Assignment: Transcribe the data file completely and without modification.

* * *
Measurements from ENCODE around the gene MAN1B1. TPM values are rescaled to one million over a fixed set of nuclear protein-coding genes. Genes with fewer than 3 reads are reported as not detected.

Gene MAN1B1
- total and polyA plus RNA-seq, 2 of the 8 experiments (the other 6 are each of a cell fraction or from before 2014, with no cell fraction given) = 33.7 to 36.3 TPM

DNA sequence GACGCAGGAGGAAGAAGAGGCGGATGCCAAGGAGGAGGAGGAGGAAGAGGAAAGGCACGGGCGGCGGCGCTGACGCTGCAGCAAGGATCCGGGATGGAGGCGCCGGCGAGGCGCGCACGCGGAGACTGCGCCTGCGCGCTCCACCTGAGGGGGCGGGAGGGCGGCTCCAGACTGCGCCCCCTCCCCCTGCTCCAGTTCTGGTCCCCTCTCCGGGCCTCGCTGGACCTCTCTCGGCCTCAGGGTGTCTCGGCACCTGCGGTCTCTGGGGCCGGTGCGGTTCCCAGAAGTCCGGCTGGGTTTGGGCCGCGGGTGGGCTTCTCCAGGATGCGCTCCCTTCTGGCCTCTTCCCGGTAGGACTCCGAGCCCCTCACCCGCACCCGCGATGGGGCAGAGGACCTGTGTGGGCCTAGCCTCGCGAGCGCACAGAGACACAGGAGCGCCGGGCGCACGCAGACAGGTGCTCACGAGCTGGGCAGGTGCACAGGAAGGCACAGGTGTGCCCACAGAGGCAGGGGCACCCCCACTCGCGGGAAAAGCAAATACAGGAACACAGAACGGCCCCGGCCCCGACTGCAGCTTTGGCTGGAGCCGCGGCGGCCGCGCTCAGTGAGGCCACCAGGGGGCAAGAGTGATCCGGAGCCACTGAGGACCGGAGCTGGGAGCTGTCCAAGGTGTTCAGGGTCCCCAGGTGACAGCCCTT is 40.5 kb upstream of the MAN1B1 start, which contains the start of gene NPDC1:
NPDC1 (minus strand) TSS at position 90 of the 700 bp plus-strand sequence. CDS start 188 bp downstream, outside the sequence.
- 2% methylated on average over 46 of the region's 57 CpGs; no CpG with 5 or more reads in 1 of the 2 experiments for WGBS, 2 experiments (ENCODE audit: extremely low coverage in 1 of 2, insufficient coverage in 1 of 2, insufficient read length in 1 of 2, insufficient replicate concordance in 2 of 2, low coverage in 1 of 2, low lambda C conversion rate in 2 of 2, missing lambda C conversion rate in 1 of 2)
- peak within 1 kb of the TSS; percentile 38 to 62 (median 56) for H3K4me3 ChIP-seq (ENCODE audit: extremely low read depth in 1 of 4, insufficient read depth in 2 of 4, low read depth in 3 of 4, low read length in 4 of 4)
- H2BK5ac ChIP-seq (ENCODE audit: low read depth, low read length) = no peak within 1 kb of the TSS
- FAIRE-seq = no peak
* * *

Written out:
Measurements from ENCODE around the gene MAN1B1. TPM values are rescaled to one million over a fixed set of nuclear protein-coding genes. Genes with fewer than 3 reads are reported as not detected.

Gene MAN1B1
- total and polyA plus RNA-seq, 2 of the 8 experiments (the other 6 are each of a cell fraction or from before 2014, with no cell fraction given) = 33.7 to 36.3 TPM

DNA sequence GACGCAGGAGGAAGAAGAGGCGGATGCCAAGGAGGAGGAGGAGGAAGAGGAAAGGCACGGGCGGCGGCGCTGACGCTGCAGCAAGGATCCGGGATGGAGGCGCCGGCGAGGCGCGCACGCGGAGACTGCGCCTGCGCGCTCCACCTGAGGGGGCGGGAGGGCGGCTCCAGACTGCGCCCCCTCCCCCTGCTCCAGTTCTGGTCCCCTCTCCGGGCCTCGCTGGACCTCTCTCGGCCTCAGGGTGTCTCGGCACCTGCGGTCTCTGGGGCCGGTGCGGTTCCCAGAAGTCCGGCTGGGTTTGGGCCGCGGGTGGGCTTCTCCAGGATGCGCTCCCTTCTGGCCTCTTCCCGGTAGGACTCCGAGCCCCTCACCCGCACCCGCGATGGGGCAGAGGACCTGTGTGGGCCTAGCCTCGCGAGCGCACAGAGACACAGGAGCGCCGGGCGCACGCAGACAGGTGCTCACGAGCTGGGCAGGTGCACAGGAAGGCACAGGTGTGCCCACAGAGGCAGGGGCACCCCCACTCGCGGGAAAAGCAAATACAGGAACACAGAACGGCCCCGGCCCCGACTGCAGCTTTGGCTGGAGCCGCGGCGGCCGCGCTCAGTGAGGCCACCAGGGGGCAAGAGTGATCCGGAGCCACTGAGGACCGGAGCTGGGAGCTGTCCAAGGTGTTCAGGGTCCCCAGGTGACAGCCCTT is 40.5 kb upstream of the MAN1B1 start, which contains the start of gene NPDC1:
NPDC1 (minus strand) TSS at position 90 of the 700 bp plus-strand sequence. CDS start 188 bp downstream, outside the sequence.
- 2% methylated on average over 46 of the region's 57 CpGs; no CpG with 5 or more reads in 1 of the 2 experiments for WGBS, 2 experiments (ENCODE audit: extremely low coverage in 1 of 2, insufficient coverage in 1 of 2, insufficient read length in 1 of 2, insufficient replicate concordance in 2 of 2, low coverage in 1 of 2, low lambda C conversion rate in 2 of 2, missing lambda C conversion rate in 1 of 2)
- peak within 1 kb of the TSS; percentile 38 to 62 (median 56) for H3K4me3 ChIP-seq (ENCODE audit: extremely low read depth in 1 of 4, insufficient read depth in 2 of 4, low read depth in 3 of 4, low read length in 4 of 4)
- H2BK5ac ChIP-seq (ENCODE audit: low read depth, low read length) = no peak within 1 kb of the TSS
- FAIRE-seq = no peak